THE INSIDER’S GUIDE
In last week’s episode, LiveTrack 3.0 and how the weather gets set up at the beginning of the session was explained in-depth, but what about the evolution of LiveTrack, and how it develops over time and throughout the duration of the session?
That has a serious impact on your race plans, of course, and given that LiveTrack 3.0 is fully dynamic, how the weather and the track evolve is entirely dependent on two main variables:
- The weather—hot or cold, dry or wet or variable, the weather plays a major role in the dynamic evolution of a track
- The cars on track—tyres coming into contact with the race surface also plays a major role in the dynamic evolution of the track, and this includes both the number of cars and the type of car on the track
How do cars impact the race surface in LiveTrack 3.0?
- The more cars there are circulating on-track, the more impact they will have on the track; more rubber build up, more water displacement, higher potential for dirt, dust and other loose material to be brought onto the circuit if a car goes off track, all of this will impact the nature of the track’s surface dynamically and thereby play a big role in the grip that the track affords
- The type of car also has an impact. Faster high downforce cars are usually good at displacing water, so they will dry the track quicker than a low-end touring or road car that can’t shift as much water
- Cars driving around the circuit also help to heat up the tarmac which will dramatically affect grip levels. The racing line is usually a little warmer than off the racing line, as friction generated by contact between tyre and track gets embedded into the track’s surface. Places like braking zones, turn-in points and traction zones see more heat build up because of the impact of higher loads from the tyres. The longer the break between cars passing, the more the track will cool again too
- In conditions going from wet to dry, or easing rainfall, drying lines will start to dynamically appear on the track depending where around the circuit cars are driving. The tyres displace the water and form a drying/dryer line over time. The more cars run over the same racing line, the quicker a drying line will appear. In offline modes, or when drivers consistently take the same line in multiplayer racing, you’ll find a more prominent drying line appear quicker, as a field of AI or pro drivers are a lot more adept at churning out consistent laps using the same line lap-after-lap’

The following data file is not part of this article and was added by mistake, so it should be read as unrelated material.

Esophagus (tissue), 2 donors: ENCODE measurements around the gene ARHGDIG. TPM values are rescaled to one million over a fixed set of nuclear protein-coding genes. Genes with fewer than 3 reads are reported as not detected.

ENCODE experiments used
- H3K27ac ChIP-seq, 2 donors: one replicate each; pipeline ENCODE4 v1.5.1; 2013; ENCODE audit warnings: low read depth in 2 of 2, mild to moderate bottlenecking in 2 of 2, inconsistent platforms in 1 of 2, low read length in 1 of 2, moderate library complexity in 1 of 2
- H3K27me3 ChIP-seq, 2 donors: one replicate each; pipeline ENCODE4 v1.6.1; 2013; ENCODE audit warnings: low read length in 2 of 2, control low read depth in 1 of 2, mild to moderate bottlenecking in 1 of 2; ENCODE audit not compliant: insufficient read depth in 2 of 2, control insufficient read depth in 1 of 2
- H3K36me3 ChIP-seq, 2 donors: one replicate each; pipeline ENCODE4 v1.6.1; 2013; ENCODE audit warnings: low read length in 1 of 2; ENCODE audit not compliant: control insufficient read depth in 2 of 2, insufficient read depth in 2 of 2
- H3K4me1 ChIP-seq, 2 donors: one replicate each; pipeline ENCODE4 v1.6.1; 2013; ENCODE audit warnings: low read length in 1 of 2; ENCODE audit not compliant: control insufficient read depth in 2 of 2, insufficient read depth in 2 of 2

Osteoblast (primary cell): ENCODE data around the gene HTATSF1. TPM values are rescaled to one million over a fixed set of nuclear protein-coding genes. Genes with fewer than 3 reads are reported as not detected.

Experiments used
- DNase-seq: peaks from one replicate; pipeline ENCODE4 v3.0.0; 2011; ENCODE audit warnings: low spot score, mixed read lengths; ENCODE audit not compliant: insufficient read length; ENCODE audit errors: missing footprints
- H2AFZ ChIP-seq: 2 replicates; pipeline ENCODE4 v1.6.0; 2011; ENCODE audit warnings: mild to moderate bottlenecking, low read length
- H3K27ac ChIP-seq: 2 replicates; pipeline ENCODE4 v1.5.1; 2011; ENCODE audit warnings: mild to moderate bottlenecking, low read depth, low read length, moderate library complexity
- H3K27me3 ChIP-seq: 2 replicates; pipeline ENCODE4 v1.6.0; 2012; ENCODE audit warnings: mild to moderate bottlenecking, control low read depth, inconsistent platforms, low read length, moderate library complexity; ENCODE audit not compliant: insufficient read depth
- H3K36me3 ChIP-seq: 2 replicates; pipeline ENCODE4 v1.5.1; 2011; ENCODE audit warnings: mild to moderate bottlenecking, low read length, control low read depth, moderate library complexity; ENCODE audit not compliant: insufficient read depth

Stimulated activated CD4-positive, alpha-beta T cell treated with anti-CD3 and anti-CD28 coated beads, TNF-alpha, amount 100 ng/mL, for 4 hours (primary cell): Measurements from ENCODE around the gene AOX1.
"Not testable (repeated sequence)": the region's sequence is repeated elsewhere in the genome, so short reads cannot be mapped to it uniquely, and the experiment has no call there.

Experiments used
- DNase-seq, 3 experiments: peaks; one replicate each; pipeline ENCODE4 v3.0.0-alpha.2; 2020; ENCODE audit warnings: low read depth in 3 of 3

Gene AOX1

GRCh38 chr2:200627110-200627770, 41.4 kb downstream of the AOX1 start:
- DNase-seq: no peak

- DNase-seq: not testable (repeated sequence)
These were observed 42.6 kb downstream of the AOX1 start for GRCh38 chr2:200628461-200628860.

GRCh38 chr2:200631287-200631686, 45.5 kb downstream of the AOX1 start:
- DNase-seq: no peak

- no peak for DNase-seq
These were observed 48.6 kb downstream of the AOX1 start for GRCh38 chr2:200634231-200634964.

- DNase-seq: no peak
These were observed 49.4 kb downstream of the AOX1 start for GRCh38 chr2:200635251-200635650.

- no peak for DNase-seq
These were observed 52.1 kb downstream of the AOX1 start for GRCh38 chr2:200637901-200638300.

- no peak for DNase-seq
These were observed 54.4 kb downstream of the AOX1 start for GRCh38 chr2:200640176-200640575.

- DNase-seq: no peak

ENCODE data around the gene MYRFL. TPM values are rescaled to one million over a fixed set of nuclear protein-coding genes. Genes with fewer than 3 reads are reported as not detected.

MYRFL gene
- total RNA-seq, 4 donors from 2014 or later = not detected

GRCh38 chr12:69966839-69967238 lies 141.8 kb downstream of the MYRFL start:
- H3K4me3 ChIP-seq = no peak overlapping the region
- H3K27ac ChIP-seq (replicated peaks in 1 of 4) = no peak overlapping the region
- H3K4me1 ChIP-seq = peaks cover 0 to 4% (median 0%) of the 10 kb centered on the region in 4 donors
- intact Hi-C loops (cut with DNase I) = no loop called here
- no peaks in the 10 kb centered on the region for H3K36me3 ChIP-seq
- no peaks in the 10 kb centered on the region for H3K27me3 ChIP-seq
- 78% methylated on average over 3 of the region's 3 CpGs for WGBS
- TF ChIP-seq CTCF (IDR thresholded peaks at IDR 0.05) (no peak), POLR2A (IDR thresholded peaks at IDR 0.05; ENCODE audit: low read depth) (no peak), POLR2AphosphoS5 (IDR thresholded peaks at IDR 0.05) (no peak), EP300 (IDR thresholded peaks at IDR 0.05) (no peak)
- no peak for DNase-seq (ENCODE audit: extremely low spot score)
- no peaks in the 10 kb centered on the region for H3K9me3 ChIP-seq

- Cars driving through wet parts of the track, especially through the LiveTrack puddles, drag and splash water back onto dryer parts of the track. This helps to disperse water to other areas but may also affect the grip in some areas as a dry line may be completely dry one lap, but next time round a car may have splashed water across the track thereby affecting grip
Now that the cars and how they influence LiveTrack 3.0 has been discussed, let’s take a look at how the weather does similar:
- The amount of sunlight, and the season of the year, will have a direct impact on the ambient and track temperatures. These will affect how quickly water builds up around the circuit in the case of gong from dry to wet conditions, and also how quickly water evaporates from the track surface when going from wet to dry. Clearer and hotter conditions will dry a track quicker and it will also take longer for water to build-up than what you can expect with overcast and cooler conditions
- Rainfall will wash away some of the rubber, dirt and loose material that has built-up on the track, “cleaning it” a bit. The rubber that has built up and remains on the track, however, will actually become more slippery, hence why deviating from the racing line in wet conditions can be beneficial for finding more grip. Any dirt that remains on the circuit, meanwhile, will turn to mud and become even more slippery while any further dirt and dust material being pulled onto the track in wet conditions will also be muddy and slippery
- Rain is localised on the track. The weather system simulates rain clouds that vary in size, starting point, and direction they move in. This is also influenced by wind direction. As these clouds move around the track environment, they will expand or shrink in size, overlap or disperse, spread out and move independently from each other. Areas under these rain clouds will receive rainfall, meaning that in some especially larger track environments, you may well find that some parts will be wet, some completely bone dry. Overlapping rain clouds, meanwhile, will result in heavier rainfall
One thing to note is the LiveTrack 3.0 system is tied to the Time Progression setting. Accelerating the Time Progression will result in LiveTrack 3.0 also accelerating; what this means is that rubber, dirt and temperature build up occur faster than the normal standard rate, as will the amount of water build up, dispersion, and evaporation in changing conditions.
With this all combined, LiveTrack 3.0 and weather systems create a diverse set of conditions that evolve completely dynamically over time. No session or race is going to be the same and evolve in the same way as another. The amount of variance is expansive, and greatly adds to the predictability and immersion of the LiveTrack 3.0 and weather systems in Project CARS 2.
Now sit back, grab a cup and watch as Yorkie065 takes you on an in-depth tour of LiveTrack 3.0 in Project CARS 2, and shows its dynamic evolution in action.